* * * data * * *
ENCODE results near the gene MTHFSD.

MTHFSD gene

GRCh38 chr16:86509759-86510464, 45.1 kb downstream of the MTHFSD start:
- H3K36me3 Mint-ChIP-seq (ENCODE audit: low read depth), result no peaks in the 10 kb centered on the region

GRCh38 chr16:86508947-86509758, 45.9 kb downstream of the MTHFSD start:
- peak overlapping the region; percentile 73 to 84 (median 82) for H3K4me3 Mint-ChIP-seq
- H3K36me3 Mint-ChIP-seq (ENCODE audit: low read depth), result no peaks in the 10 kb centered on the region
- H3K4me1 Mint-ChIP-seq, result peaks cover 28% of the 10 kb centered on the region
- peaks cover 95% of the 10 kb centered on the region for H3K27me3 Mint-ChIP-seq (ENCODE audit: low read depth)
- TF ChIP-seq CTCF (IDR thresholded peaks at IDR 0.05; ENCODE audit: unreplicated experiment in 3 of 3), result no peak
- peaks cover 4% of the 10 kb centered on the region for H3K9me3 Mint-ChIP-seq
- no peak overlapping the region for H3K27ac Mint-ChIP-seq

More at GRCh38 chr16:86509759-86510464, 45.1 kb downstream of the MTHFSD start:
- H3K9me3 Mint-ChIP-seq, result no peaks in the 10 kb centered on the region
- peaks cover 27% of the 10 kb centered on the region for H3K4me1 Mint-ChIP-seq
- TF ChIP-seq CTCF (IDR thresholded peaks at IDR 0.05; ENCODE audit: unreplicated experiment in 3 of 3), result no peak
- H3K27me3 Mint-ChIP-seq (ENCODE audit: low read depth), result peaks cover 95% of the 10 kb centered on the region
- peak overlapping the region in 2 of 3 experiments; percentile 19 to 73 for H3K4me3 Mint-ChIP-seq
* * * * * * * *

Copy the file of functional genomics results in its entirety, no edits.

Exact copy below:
ENCODE results near the gene MTHFSD.

MTHFSD gene

GRCh38 chr16:86509759-86510464, 45.1 kb downstream of the MTHFSD start:
- H3K36me3 Mint-ChIP-seq (ENCODE audit: low read depth), result no peaks in the 10 kb centered on the region

GRCh38 chr16:86508947-86509758, 45.9 kb downstream of the MTHFSD start:
- peak overlapping the region; percentile 73 to 84 (median 82) for H3K4me3 Mint-ChIP-seq
- H3K36me3 Mint-ChIP-seq (ENCODE audit: low read depth), result no peaks in the 10 kb centered on the region
- H3K4me1 Mint-ChIP-seq, result peaks cover 28% of the 10 kb centered on the region
- peaks cover 95% of the 10 kb centered on the region for H3K27me3 Mint-ChIP-seq (ENCODE audit: low read depth)
- TF ChIP-seq CTCF (IDR thresholded peaks at IDR 0.05; ENCODE audit: unreplicated experiment in 3 of 3), result no peak
- peaks cover 4% of the 10 kb centered on the region for H3K9me3 Mint-ChIP-seq
- no peak overlapping the region for H3K27ac Mint-ChIP-seq

More at GRCh38 chr16:86509759-86510464, 45.1 kb downstream of the MTHFSD start:
- H3K9me3 Mint-ChIP-seq, result no peaks in the 10 kb centered on the region
- peaks cover 27% of the 10 kb centered on the region for H3K4me1 Mint-ChIP-seq
- TF ChIP-seq CTCF (IDR thresholded peaks at IDR 0.05; ENCODE audit: unreplicated experiment in 3 of 3), result no peak
- H3K27me3 Mint-ChIP-seq (ENCODE audit: low read depth), result peaks cover 95% of the 10 kb centered on the region
- peak overlapping the region in 2 of 3 experiments; percentile 19 to 73 for H3K4me3 Mint-ChIP-seq